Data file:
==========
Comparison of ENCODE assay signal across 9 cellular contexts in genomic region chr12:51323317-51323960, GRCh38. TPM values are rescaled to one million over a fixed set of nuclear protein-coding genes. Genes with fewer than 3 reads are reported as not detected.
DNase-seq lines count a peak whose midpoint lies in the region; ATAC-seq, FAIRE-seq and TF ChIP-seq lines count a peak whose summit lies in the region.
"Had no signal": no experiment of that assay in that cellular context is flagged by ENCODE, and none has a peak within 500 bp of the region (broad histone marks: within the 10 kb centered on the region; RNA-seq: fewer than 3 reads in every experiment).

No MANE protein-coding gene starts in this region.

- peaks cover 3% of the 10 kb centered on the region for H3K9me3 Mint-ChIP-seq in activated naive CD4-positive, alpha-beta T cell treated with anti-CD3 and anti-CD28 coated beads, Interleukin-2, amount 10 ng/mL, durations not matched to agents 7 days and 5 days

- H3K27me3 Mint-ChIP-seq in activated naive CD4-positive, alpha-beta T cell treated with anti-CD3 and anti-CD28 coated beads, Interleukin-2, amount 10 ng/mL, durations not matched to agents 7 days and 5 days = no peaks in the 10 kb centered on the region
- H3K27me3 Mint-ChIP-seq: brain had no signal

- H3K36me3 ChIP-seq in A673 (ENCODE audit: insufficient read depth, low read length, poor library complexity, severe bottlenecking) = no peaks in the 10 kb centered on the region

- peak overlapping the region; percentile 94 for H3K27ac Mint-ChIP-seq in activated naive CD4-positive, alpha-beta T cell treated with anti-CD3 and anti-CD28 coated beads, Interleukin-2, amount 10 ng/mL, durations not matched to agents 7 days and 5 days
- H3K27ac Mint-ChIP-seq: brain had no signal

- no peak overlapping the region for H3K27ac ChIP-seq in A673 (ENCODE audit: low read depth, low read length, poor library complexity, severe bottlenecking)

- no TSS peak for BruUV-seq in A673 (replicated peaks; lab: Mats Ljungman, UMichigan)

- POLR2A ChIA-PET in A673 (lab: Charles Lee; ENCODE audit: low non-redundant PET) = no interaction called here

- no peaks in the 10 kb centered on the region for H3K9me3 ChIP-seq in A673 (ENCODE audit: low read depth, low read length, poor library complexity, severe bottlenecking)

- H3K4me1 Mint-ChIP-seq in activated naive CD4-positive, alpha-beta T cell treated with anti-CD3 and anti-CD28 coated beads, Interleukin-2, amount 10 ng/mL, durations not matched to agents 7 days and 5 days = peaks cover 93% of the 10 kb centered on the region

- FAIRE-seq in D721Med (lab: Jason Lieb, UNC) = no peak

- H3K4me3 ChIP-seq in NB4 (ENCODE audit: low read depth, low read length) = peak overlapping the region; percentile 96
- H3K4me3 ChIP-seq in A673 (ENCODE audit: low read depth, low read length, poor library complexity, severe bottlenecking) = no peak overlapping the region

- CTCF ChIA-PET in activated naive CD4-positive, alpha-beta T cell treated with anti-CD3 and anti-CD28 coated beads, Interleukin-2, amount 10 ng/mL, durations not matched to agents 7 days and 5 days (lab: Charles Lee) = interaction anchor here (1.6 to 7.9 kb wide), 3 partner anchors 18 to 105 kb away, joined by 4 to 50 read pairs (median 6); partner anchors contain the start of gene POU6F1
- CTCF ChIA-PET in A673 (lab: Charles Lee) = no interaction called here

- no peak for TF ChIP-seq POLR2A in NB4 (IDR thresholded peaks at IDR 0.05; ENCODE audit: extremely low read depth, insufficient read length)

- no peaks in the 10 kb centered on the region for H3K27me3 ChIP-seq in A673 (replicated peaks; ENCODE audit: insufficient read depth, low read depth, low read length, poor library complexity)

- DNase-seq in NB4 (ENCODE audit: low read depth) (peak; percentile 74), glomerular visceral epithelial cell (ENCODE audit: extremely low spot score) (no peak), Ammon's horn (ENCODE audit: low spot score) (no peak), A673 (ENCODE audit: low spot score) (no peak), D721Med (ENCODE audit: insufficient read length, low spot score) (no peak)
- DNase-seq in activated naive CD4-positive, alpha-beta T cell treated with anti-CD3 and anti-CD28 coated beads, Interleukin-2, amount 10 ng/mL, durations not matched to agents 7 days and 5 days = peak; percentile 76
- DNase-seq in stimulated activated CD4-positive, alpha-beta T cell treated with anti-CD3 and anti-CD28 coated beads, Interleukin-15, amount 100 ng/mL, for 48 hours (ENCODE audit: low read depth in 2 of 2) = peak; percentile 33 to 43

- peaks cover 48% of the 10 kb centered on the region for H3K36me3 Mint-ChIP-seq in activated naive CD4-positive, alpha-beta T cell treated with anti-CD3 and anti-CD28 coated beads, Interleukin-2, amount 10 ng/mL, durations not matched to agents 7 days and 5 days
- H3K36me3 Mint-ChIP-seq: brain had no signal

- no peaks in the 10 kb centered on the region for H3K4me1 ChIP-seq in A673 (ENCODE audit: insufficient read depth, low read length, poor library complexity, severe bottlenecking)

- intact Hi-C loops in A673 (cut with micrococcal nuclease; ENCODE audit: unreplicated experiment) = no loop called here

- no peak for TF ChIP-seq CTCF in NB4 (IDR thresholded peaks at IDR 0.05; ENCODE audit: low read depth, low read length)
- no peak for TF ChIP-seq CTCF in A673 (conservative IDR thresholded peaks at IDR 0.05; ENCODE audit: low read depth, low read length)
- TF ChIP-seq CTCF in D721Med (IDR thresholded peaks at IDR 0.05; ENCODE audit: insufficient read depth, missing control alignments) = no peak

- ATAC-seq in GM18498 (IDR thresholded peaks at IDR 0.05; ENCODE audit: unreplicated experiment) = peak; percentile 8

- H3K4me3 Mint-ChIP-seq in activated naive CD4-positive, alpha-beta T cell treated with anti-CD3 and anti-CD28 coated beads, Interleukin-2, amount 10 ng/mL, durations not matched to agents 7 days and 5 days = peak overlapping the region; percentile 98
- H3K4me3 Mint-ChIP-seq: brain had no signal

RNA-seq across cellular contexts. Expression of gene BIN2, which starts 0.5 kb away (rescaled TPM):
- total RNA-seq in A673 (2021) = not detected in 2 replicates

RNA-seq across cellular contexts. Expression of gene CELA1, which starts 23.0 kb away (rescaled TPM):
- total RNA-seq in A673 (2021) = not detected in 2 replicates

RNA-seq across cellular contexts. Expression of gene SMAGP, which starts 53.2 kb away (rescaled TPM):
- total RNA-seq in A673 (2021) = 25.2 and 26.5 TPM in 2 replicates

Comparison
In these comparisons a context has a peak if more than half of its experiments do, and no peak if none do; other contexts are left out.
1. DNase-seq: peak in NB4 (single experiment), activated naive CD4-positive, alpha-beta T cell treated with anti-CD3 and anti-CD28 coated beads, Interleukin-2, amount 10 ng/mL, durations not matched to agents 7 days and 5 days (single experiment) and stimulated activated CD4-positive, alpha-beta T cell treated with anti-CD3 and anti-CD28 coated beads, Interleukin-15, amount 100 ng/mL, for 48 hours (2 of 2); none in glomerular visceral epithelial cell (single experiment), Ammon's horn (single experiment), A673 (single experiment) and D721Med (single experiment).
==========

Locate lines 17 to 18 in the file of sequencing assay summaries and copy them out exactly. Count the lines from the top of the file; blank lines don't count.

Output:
- H3K4me3 ChIP-seq in NB4 (ENCODE audit: low read depth, low read length) = peak overlapping the region; percentile 96
- H3K4me3 ChIP-seq in A673 (ENCODE audit: low read depth, low read length, poor library complexity, severe bottlenecking) = no peak overlapping the region